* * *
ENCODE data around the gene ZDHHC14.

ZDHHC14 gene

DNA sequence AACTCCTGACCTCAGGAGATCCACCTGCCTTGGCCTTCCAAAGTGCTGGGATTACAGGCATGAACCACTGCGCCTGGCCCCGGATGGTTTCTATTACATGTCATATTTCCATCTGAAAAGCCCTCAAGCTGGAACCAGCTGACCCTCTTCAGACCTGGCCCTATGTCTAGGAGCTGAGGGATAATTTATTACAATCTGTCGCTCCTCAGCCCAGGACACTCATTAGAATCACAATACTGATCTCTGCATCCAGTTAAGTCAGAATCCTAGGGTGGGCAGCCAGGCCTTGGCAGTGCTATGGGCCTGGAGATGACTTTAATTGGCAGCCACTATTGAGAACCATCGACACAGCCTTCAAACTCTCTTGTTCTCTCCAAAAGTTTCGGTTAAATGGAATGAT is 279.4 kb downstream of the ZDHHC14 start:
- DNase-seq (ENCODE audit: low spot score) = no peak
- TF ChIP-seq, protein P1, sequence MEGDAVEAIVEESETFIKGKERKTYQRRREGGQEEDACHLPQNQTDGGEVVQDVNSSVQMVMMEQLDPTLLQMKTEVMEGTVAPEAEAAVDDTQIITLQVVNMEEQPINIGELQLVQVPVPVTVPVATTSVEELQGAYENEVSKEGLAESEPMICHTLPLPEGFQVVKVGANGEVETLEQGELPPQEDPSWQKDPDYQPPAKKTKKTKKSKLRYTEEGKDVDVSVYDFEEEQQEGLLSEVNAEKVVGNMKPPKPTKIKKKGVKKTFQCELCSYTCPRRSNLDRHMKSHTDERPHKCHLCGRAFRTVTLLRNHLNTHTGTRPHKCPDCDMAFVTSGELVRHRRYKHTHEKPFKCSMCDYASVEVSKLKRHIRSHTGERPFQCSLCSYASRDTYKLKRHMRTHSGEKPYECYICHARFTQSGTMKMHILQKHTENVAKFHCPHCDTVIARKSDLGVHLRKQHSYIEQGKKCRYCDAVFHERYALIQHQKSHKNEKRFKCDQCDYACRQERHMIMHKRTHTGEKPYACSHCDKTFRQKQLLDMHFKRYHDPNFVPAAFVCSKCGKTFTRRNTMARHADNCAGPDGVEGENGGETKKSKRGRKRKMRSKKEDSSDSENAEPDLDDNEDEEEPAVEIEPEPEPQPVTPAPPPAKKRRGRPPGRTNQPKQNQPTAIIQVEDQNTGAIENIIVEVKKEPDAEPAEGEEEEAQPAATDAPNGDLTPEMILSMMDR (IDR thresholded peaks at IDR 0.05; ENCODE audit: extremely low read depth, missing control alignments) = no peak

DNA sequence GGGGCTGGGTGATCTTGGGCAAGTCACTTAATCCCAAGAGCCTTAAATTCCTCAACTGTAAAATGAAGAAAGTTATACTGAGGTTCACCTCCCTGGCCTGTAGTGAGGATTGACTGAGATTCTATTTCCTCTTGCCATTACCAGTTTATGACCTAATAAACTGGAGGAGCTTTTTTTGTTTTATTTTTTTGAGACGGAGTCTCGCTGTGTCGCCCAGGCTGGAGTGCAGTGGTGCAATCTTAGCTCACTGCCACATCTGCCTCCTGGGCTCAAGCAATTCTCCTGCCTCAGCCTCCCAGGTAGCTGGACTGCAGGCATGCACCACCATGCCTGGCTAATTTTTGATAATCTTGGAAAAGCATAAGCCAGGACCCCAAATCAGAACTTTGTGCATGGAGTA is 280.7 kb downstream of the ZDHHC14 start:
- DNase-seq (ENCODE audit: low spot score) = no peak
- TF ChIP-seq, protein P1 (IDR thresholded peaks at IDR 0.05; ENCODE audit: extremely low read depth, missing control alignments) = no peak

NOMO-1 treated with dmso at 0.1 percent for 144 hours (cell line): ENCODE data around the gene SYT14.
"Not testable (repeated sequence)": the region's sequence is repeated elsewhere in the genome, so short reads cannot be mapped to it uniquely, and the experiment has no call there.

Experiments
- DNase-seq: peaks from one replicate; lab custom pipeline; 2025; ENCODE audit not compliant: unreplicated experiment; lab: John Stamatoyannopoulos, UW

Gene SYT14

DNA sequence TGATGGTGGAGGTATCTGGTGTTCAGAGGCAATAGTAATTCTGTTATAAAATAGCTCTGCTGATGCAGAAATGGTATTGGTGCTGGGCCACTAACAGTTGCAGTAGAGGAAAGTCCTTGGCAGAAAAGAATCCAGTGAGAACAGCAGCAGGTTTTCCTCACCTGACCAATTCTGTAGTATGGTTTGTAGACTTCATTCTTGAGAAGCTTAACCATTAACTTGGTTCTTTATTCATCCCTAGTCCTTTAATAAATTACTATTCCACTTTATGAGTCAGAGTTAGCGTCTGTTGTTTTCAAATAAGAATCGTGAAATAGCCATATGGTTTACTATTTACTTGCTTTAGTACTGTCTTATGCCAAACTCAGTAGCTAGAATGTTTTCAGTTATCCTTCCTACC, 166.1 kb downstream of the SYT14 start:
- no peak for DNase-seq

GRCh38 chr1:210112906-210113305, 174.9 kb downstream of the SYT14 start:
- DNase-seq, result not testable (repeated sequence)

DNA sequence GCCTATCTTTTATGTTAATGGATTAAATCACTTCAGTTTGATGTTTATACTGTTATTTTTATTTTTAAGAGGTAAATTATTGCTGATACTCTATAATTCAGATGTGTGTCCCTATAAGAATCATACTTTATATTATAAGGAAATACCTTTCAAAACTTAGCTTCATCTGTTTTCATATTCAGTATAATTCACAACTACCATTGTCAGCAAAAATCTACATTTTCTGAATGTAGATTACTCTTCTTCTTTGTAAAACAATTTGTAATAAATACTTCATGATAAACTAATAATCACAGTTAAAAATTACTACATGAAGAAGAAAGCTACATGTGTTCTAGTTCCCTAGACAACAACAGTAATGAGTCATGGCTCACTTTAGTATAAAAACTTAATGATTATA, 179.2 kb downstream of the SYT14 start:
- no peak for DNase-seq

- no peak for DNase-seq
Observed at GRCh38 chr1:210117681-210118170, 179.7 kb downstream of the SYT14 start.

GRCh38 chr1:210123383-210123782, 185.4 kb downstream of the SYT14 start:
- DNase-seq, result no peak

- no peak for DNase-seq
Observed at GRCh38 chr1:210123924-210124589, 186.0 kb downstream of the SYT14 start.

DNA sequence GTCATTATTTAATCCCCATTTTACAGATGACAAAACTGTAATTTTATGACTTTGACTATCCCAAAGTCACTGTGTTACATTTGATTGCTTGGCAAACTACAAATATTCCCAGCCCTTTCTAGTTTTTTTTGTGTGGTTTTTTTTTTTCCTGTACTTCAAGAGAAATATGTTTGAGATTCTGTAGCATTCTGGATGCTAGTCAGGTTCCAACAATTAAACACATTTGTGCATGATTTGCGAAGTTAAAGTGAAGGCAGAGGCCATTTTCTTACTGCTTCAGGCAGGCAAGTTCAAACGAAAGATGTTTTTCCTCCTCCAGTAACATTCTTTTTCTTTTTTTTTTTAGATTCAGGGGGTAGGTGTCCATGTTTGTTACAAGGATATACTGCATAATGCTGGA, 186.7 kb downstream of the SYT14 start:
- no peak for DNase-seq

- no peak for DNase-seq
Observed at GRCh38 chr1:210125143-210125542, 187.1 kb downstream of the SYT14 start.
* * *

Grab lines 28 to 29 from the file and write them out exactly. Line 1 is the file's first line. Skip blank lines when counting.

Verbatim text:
- no peak for DNase-seq
Observed at GRCh38 chr1:210125143-210125542, 187.1 kb downstream of the SYT14 start.